Friday, August 21, 2009

Bangkok, August 20th 2009

I landed in Bangkok Thursday afternoon. My intial plan was to take the overnight bus to Chiang Mai, but it was leaving at 5:30, which didn't leave me enough time to go shopping. So, I decided to stay the night on Khao San Road.

Khao San Road is a half mile stretch of bars, clubs, guesthouses and every type of street vendor known to man. I bought a plastic, waterproof watch (with an alarm), a hat, a pair of shorts, and a little Korean flag patch to sew onto my backpack. The thought behind the last item was to get the attention of Korean travelers and, hopefully, get a chance to practice my Korean outside of Korea.

It was odd. I sat at a little curbside restaurant eating Thai green curry, a routine I have kept upon every arrival in Bangkok, and watched all the backpackers lazily flip-flopping up and down the street. They were out in droves. Every concievable nationality was accounted for. The first thought that crossed my mind was how tan and fit most of them were. I am currently "slightly obese" according to my Korean doctor (which I think means 10-15 pounds overweight). I shall try to remedy that in the coming weeks. Yet the odd part was that I was specifically trying to spot Koreans. The few times I thought I had, by the time they passed by, I discovered they were speaking Chinese. My plane from Seoul was packed, but I suppose most of them were going to Phuket, which is much more commercialized, resortish, expensive, and clean than the places I will be going.

I found a room for 190 baht, roughly four American dollars and met an Englishman named Chris. The first thing he asked me was were I was from. The second thing he asked me was if I would be drinking beer that night. We sat on a third story patio or veranda or whatever you call it and watched the people passing beneath us. I got more than a few mosquito bites about the ankles. The next morning I bought repellant before catching the bus to the airport for my flight to Chiang Mai.

The longest subject

Riding in a taxi at 160 kilometers an hour along the Han River at dusk is a special thing. The driver weaved across all four lanes continously. He must have been sixty-five years old. I think it made his day when I came running to the curb just as he passed by. I was waving my arms frantically. I jumped in.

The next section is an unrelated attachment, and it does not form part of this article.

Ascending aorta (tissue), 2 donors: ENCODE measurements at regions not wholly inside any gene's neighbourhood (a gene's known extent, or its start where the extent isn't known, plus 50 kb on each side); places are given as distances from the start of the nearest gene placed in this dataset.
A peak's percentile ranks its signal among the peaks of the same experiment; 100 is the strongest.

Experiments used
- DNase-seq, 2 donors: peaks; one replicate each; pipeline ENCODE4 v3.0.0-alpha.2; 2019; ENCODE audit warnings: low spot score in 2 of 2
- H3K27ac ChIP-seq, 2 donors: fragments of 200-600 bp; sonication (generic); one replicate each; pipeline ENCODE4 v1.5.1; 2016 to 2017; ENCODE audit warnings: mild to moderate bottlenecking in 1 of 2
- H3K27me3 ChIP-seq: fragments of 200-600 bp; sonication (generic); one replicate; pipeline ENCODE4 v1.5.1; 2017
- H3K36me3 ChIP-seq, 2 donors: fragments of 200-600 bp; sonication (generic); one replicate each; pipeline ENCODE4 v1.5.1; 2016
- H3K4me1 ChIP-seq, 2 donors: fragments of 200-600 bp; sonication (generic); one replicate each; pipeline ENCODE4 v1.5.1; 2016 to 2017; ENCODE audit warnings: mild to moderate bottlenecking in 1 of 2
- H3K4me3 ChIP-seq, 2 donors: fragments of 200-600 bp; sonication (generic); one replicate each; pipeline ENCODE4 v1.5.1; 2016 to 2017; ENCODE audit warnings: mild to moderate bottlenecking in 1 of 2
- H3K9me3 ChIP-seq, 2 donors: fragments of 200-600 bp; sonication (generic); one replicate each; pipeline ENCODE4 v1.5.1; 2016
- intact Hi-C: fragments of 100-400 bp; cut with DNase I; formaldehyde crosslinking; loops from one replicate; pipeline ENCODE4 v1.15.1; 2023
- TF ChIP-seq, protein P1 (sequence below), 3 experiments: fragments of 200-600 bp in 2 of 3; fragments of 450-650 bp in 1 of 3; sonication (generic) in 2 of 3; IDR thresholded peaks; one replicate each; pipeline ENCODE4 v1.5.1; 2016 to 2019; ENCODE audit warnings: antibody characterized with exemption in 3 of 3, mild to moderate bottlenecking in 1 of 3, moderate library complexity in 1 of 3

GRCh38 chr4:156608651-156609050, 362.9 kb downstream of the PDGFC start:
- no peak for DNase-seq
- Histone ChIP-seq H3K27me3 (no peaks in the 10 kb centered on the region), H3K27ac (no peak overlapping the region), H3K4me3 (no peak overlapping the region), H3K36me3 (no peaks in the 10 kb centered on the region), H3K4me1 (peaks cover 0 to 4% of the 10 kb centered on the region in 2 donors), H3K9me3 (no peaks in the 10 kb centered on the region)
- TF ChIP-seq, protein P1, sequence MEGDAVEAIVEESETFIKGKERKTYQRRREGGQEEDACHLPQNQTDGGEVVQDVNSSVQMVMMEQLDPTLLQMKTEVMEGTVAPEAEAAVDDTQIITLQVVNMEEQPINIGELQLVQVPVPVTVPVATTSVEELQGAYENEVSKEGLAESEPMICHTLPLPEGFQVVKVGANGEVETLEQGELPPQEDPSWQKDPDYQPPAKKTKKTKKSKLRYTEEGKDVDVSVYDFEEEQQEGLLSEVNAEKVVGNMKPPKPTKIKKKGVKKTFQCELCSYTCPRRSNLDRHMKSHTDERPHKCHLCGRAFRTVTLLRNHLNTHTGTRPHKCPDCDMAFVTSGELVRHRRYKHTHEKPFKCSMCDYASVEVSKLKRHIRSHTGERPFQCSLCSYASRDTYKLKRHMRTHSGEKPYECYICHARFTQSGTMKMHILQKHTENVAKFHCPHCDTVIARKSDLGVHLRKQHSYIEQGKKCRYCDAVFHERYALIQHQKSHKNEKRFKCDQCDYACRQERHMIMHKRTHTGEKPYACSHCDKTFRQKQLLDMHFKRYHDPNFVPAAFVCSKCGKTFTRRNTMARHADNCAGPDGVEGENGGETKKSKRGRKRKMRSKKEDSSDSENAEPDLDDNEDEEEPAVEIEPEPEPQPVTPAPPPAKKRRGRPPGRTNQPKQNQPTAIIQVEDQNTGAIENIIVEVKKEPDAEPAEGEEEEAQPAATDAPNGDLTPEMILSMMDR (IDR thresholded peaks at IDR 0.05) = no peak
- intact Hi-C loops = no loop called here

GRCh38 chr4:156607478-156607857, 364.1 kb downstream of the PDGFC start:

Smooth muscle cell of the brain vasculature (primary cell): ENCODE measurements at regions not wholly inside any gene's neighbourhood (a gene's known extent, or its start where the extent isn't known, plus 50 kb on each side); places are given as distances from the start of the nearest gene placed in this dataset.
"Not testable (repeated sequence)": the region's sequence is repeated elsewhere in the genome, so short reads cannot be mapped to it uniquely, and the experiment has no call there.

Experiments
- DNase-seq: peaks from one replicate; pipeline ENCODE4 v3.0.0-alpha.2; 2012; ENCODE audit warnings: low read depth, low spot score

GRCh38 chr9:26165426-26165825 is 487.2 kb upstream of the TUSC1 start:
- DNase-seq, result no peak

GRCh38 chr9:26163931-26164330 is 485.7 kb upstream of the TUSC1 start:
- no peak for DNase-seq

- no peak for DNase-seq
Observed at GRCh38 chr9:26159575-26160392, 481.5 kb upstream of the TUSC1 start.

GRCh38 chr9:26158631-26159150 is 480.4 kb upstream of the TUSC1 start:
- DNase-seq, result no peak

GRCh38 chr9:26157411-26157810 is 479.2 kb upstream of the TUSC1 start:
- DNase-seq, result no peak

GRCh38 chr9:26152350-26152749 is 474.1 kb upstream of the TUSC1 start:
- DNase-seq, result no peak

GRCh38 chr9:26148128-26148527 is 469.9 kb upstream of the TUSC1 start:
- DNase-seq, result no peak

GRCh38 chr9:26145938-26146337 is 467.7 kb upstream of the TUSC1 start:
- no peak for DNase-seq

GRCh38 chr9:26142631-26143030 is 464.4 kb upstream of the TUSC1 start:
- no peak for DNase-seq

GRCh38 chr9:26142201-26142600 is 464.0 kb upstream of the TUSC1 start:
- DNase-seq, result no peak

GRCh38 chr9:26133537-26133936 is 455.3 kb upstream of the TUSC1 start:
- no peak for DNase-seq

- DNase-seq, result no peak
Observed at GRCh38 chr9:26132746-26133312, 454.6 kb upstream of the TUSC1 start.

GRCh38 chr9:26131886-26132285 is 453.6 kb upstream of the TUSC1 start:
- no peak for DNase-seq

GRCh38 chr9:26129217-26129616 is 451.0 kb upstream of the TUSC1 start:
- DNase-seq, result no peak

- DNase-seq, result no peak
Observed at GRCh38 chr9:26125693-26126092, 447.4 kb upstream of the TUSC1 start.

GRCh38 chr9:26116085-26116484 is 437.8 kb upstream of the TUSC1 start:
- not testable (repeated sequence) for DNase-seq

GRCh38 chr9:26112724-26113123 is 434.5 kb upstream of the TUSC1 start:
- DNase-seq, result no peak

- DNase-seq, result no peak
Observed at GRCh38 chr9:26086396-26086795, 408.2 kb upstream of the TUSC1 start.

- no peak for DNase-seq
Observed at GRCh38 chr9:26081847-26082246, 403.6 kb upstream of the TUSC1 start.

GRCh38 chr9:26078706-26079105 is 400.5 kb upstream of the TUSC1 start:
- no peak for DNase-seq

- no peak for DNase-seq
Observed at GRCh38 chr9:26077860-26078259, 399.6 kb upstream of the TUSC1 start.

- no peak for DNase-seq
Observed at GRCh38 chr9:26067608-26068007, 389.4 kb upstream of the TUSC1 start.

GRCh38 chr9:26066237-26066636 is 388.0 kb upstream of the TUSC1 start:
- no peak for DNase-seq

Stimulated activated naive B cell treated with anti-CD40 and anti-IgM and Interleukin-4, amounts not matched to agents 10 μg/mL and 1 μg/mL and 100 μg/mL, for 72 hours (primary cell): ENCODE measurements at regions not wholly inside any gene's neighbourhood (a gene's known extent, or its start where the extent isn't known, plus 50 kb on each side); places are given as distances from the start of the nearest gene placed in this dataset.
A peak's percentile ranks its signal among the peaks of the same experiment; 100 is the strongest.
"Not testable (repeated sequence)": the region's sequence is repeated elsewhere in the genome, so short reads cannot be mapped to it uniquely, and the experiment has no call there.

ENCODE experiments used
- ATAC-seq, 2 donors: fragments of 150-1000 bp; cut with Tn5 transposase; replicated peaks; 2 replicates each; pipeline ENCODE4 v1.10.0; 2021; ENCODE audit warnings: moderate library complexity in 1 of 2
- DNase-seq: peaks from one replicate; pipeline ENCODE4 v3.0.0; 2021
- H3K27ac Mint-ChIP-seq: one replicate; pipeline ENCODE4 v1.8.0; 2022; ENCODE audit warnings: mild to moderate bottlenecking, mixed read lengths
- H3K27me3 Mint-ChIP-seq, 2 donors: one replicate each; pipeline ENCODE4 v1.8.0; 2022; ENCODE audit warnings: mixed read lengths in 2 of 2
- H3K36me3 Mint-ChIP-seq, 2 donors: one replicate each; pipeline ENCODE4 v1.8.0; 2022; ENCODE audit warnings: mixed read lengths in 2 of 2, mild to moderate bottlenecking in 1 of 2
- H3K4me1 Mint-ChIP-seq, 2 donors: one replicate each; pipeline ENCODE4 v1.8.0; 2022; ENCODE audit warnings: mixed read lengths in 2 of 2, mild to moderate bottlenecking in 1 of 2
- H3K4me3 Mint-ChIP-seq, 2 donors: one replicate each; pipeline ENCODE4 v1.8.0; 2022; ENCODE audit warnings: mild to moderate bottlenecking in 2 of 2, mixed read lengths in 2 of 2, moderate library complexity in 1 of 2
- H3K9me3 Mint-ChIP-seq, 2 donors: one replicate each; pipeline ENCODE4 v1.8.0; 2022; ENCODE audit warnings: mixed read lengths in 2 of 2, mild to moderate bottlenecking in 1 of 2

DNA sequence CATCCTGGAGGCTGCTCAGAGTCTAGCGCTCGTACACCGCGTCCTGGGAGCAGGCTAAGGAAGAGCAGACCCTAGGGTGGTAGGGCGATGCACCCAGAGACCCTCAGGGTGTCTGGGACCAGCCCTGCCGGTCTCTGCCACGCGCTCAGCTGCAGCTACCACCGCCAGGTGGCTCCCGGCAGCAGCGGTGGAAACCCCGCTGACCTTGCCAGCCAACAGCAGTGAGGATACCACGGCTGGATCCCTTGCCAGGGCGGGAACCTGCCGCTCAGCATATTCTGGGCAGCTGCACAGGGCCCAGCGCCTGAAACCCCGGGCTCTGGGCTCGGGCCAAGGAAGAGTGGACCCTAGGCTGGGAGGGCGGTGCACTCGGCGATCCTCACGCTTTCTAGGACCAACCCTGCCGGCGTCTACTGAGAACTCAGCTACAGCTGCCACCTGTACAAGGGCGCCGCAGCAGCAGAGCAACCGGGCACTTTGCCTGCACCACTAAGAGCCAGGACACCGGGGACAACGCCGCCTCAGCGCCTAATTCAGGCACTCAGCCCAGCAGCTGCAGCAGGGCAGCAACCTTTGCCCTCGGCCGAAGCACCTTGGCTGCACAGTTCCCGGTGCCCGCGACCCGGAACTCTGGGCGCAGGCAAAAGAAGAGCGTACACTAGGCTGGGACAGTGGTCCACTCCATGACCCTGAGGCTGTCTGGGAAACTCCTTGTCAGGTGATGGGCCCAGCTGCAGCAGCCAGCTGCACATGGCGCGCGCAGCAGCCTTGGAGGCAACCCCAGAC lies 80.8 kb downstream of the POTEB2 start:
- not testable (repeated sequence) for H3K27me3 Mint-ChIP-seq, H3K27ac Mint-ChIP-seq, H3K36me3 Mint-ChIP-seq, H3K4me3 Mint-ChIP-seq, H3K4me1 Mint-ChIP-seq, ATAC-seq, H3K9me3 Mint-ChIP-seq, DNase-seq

"Incheon airport, please go. Please hurry. My plane leaves in 2 hours."

I spoke in Korean, and he understood (which is always a special treat). He smiled and let his foot go lead. I think we actually caught air, for a mere second, while passing the airport golf course where the LPGA plays annually. I think it's hole 12 or 13. It's the par four green tucked into the hills along the freeway (or is it a par five?) and I think it's follwed by a par 3. But I digress...

A thought on hover travel.....

I met a man one night in Seoul a few years ago, named Tony, who was an engineer involved in constructing the elctromagnetic train in Korea. The train doesn't touch the rail. A two to four inch magnetic field, in which the force is sent and rebounded, propels the train at an alarming speed. One time when I rode it, I saw it hit 301 km/hr.

So, I'm in this taxi and we are literally flying out of Seoul. It is fitting that I didn't gte up early and take the mundane. methodical airport shuttle bus. I am leaving Seoul shot out of a cannon.

Here is serious respect to that taxi driver. He was getting it done.

I made my plane.

Tuesday, August 18, 2009

It had been a long time since I had been in downtown Seoul. Last Friday I went down to get extra pages put in my passport and saw where there had been some major changes.

This is the statue of Lee Soon Shin. Before, pedestrians were not able to get this close to it; it was on the median between 6 rows of traffic. Now, however, there is a fountain and a small walking park. I like this photo.

Leaving Seoul

After 6 years of living in the Land of the Morning Calm, it's finally time to say good-bye. I closed my bank accounts this morning and am going to shut off my phone this afternoon. Tomorrow morning will see me getting on the airport shuttle bus at 6 a.m. (ish) so I can use my one-way ticket to Bangkok. I like the sound of that "one-way ticket to Bangkok."

Over the past couple weeks I think I've gotten the chance to see and say good-bye to all of my friends here; I must admit they are many and dear to me. To all of you I wish the best.

My family in the states, on the other hand, have maybe seen me twice in the past 6 years. To them, I am looking forward to seeing you all this winter for the holidays.

Anyone who is curious can follow my exploits, for lack of a better vocabulary, over the next number of weeks here. This way I can avoid annoying you with a barrage of e-mails and photo attachments. This is my first blog and although I intend to update it regularly while traversing southeast asia, ....who knows? begins.